9. Bioremediation of Chlorinated Pesticides in Field-Contaminated Soils and Suitability of Tenax Solid-Phase Extraction as a Predictor of Its Effectiveness (pages 864–869)

      Tomasz P. Baczynski, Daniel Pleissner and Malgorzata Krylow

      Article first published online: 16 JUL 2012 | DOI: 10.1002/clen.201100024

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      The ability of methanogenic granular sludge to remove γ-HCH, DDT and methoxychlor from field-contaminated soil was confirmed over a range of concentrations from 10−1 to 101 mg kg−1 at 30°C. The compounds removal effectiveness was correlated with their desorbability, however, the amounts removed were usually much larger than the rapidly desorbing fractions.

    10. Immobilization of Mycoplana sp. MVMB2 Isolated from Petroleum Contaminated Soil onto Papaya Stem (Carica papaya L.) and Its Application on Degradation of Phenanthrene (pages 870–877)

      Mahalingam Brinda Lakshmi, Karuppan Muthukumar and Manickam Velan

      Article first published online: 4 JUL 2012 | DOI: 10.1002/clen.201100639

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      Papaya stem can be used as an effective immobilization matrix for the sorption of bacterial cells to produce the bacterial cell immobilized papaya stem. High removal capacity, ease of handling, and low cost availability of the immobilization matrix are the important features, which lend this system for the industrial scale removal of aromatic compounds.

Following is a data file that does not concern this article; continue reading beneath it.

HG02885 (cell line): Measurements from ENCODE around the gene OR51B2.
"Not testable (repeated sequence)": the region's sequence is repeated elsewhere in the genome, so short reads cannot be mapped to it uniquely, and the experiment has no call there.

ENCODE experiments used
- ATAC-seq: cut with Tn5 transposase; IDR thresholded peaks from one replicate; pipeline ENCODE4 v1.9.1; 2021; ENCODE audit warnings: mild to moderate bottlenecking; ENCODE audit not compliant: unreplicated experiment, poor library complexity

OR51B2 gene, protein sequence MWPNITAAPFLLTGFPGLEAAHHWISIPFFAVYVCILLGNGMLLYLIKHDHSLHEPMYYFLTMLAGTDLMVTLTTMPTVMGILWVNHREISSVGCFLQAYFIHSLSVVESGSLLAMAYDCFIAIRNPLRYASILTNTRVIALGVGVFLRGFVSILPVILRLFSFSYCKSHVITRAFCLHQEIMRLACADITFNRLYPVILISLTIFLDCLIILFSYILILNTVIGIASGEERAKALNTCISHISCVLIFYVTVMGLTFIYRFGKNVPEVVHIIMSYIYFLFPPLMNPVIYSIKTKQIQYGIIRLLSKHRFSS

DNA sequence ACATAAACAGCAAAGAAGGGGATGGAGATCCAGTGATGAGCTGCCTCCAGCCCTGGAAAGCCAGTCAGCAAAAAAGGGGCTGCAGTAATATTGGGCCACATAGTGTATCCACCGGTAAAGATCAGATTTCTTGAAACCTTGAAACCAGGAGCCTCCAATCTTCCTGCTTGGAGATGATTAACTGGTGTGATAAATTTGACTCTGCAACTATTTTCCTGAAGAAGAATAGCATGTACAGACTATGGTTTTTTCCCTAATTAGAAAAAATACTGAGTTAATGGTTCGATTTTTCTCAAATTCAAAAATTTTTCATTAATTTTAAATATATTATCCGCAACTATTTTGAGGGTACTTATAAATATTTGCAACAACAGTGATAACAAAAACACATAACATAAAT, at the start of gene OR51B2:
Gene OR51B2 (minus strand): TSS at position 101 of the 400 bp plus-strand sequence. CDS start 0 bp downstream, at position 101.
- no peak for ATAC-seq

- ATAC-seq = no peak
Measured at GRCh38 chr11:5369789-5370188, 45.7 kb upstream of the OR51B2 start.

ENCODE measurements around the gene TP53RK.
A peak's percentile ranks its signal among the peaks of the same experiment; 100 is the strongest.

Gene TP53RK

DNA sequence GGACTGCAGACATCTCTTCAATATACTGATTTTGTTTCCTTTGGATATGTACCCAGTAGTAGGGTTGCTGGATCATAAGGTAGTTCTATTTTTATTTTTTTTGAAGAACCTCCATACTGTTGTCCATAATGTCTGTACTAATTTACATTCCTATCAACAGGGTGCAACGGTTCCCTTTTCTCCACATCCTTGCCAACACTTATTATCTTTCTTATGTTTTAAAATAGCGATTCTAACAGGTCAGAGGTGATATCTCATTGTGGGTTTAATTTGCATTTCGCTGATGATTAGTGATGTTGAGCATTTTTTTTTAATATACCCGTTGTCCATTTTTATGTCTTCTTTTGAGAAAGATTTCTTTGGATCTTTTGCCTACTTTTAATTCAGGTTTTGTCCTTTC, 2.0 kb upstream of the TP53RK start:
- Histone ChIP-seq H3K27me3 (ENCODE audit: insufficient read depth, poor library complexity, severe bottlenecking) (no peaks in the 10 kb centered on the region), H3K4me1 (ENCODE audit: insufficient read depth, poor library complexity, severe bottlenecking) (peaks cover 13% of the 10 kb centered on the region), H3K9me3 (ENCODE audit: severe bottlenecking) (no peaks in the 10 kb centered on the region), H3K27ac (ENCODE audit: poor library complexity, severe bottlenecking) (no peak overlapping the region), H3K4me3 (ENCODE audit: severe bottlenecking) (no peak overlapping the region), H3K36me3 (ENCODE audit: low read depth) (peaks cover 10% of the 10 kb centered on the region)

11. Mineralization of Catechol by Fenton and Photo-Fenton Processes (pages 878–885)

      Asma M'hemdi, Bechir Dbira, Ridha Abdelhedi, Enric Brillas and Salah Ammar

      Article first published online: 19 JUL 2012 | DOI: 10.1002/clen.201100376

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      The large efficiency of the degradation of catechol solutions suggests the destruction of organics by OH formed from Fenton reaction and other oxidizing species such as HOmath image and O2. Overall mineralization under such optimized conditions was only achieved by using the photo-Fenton process.

  4. BiotecVisions

    1. Top of page
    2. Research Articles
    3. Review
    4. Research Articles
    5. BiotecVisions
    1. BiotecVisions 2012, August (pages A1-A8)

      Article first published online: 14 AUG 2012 | DOI: 10.1002/clen.201290008